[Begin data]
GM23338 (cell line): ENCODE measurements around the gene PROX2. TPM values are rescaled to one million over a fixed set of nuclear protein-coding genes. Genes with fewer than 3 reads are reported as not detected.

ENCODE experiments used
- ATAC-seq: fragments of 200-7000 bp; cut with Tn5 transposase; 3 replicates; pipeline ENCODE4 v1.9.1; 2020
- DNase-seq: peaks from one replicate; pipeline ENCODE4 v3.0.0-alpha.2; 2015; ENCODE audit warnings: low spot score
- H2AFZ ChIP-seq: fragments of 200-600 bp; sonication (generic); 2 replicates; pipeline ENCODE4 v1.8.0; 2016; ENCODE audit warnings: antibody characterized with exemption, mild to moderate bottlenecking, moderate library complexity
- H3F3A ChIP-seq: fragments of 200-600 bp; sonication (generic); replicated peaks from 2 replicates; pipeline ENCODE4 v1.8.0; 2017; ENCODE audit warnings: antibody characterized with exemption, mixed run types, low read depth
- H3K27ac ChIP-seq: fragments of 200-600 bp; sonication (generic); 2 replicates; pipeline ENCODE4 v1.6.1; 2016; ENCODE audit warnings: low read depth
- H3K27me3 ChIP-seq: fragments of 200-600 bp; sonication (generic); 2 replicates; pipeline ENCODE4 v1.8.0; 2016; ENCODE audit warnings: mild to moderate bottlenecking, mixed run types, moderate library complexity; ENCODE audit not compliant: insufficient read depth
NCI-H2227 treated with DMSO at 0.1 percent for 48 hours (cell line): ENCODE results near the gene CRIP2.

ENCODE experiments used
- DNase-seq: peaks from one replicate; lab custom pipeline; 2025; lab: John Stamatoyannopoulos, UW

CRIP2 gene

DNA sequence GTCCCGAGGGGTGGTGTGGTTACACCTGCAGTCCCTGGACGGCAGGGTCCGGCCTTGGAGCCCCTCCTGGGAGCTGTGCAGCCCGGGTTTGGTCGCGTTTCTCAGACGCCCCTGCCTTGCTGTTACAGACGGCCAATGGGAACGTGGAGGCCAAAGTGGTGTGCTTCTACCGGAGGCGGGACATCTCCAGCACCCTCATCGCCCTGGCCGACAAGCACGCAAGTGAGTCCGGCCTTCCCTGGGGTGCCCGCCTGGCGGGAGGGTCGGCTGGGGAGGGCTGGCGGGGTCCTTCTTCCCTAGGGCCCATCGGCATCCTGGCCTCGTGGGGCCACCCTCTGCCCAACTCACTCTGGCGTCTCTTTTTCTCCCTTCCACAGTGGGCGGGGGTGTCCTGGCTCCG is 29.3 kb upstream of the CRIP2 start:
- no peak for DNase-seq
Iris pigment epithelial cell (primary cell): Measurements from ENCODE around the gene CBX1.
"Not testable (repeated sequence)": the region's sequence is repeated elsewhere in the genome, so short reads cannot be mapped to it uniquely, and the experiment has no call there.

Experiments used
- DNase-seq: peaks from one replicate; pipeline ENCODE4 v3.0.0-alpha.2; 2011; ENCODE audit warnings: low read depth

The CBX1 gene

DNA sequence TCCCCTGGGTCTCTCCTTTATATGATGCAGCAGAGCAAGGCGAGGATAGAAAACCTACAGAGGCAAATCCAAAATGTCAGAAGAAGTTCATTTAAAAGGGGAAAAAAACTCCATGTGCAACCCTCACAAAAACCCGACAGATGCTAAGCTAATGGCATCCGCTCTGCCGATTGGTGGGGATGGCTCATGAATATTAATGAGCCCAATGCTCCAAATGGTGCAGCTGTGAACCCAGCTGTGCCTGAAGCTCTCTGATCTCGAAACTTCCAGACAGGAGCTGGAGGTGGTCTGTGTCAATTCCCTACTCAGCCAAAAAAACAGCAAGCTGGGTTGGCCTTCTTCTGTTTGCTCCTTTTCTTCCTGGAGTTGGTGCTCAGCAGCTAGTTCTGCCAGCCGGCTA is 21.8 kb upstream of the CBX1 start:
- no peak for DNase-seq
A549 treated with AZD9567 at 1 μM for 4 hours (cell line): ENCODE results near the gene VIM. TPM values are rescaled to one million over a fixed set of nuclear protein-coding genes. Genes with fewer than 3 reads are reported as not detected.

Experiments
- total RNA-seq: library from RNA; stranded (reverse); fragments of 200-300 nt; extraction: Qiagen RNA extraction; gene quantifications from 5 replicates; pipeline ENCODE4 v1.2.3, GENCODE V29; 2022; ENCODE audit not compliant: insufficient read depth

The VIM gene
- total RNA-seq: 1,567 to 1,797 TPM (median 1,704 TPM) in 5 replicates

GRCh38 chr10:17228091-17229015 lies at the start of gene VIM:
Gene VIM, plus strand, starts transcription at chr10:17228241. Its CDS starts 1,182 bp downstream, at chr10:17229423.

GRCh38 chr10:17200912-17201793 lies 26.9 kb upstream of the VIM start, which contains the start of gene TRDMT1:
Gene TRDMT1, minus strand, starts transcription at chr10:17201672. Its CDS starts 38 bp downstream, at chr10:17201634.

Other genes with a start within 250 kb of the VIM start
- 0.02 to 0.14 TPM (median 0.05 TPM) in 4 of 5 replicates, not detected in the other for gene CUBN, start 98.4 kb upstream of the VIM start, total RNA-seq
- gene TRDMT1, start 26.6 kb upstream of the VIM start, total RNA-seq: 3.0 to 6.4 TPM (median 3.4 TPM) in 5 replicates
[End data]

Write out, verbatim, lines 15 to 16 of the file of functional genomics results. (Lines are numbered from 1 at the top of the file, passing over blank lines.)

Iris pigment epithelial cell (primary cell): Measurements from ENCODE around the gene CBX1.
"Not testable (repeated sequence)": the region's sequence is repeated elsewhere in the genome, so short reads cannot be mapped to it uniquely, and the experiment has no call there.